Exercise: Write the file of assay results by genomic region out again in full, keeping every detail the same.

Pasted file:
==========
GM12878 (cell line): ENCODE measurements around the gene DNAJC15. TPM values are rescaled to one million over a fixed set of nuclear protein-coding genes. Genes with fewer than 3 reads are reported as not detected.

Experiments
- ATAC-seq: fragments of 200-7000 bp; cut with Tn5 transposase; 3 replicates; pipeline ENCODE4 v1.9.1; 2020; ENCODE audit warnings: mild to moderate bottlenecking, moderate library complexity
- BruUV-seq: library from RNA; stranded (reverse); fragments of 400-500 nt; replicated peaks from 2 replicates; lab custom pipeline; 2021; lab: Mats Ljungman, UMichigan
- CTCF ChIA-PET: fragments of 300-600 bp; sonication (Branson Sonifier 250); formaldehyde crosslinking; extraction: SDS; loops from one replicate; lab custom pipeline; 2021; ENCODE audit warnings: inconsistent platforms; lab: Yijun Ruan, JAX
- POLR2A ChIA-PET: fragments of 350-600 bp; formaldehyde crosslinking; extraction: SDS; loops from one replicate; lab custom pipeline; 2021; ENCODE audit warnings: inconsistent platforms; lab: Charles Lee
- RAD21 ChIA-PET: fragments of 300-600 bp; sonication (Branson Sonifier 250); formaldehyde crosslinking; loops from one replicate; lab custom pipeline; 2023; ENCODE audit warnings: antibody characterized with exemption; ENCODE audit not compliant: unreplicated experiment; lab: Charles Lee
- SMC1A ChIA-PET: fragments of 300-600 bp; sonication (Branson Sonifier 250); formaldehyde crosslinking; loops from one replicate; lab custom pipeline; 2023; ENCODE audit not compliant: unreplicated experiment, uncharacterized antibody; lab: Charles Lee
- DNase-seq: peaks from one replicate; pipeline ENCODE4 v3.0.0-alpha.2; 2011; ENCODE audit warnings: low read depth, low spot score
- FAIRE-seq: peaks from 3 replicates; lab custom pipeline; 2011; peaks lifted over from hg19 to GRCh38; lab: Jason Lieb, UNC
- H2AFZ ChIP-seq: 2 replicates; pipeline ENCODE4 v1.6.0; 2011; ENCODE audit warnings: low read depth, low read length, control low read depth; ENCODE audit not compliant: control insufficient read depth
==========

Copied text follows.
GM12878 (cell line): ENCODE measurements around the gene DNAJC15. TPM values are rescaled to one million over a fixed set of nuclear protein-coding genes. Genes with fewer than 3 reads are reported as not detected.

Experiments
- ATAC-seq: fragments of 200-7000 bp; cut with Tn5 transposase; 3 replicates; pipeline ENCODE4 v1.9.1; 2020; ENCODE audit warnings: mild to moderate bottlenecking, moderate library complexity
- BruUV-seq: library from RNA; stranded (reverse); fragments of 400-500 nt; replicated peaks from 2 replicates; lab custom pipeline; 2021; lab: Mats Ljungman, UMichigan
- CTCF ChIA-PET: fragments of 300-600 bp; sonication (Branson Sonifier 250); formaldehyde crosslinking; extraction: SDS; loops from one replicate; lab custom pipeline; 2021; ENCODE audit warnings: inconsistent platforms; lab: Yijun Ruan, JAX
- POLR2A ChIA-PET: fragments of 350-600 bp; formaldehyde crosslinking; extraction: SDS; loops from one replicate; lab custom pipeline; 2021; ENCODE audit warnings: inconsistent platforms; lab: Charles Lee
- RAD21 ChIA-PET: fragments of 300-600 bp; sonication (Branson Sonifier 250); formaldehyde crosslinking; loops from one replicate; lab custom pipeline; 2023; ENCODE audit warnings: antibody characterized with exemption; ENCODE audit not compliant: unreplicated experiment; lab: Charles Lee
- SMC1A ChIA-PET: fragments of 300-600 bp; sonication (Branson Sonifier 250); formaldehyde crosslinking; loops from one replicate; lab custom pipeline; 2023; ENCODE audit not compliant: unreplicated experiment, uncharacterized antibody; lab: Charles Lee
- DNase-seq: peaks from one replicate; pipeline ENCODE4 v3.0.0-alpha.2; 2011; ENCODE audit warnings: low read depth, low spot score
- FAIRE-seq: peaks from 3 replicates; lab custom pipeline; 2011; peaks lifted over from hg19 to GRCh38; lab: Jason Lieb, UNC
- H2AFZ ChIP-seq: 2 replicates; pipeline ENCODE4 v1.6.0; 2011; ENCODE audit warnings: low read depth, low read length, control low read depth; ENCODE audit not compliant: control insufficient read depth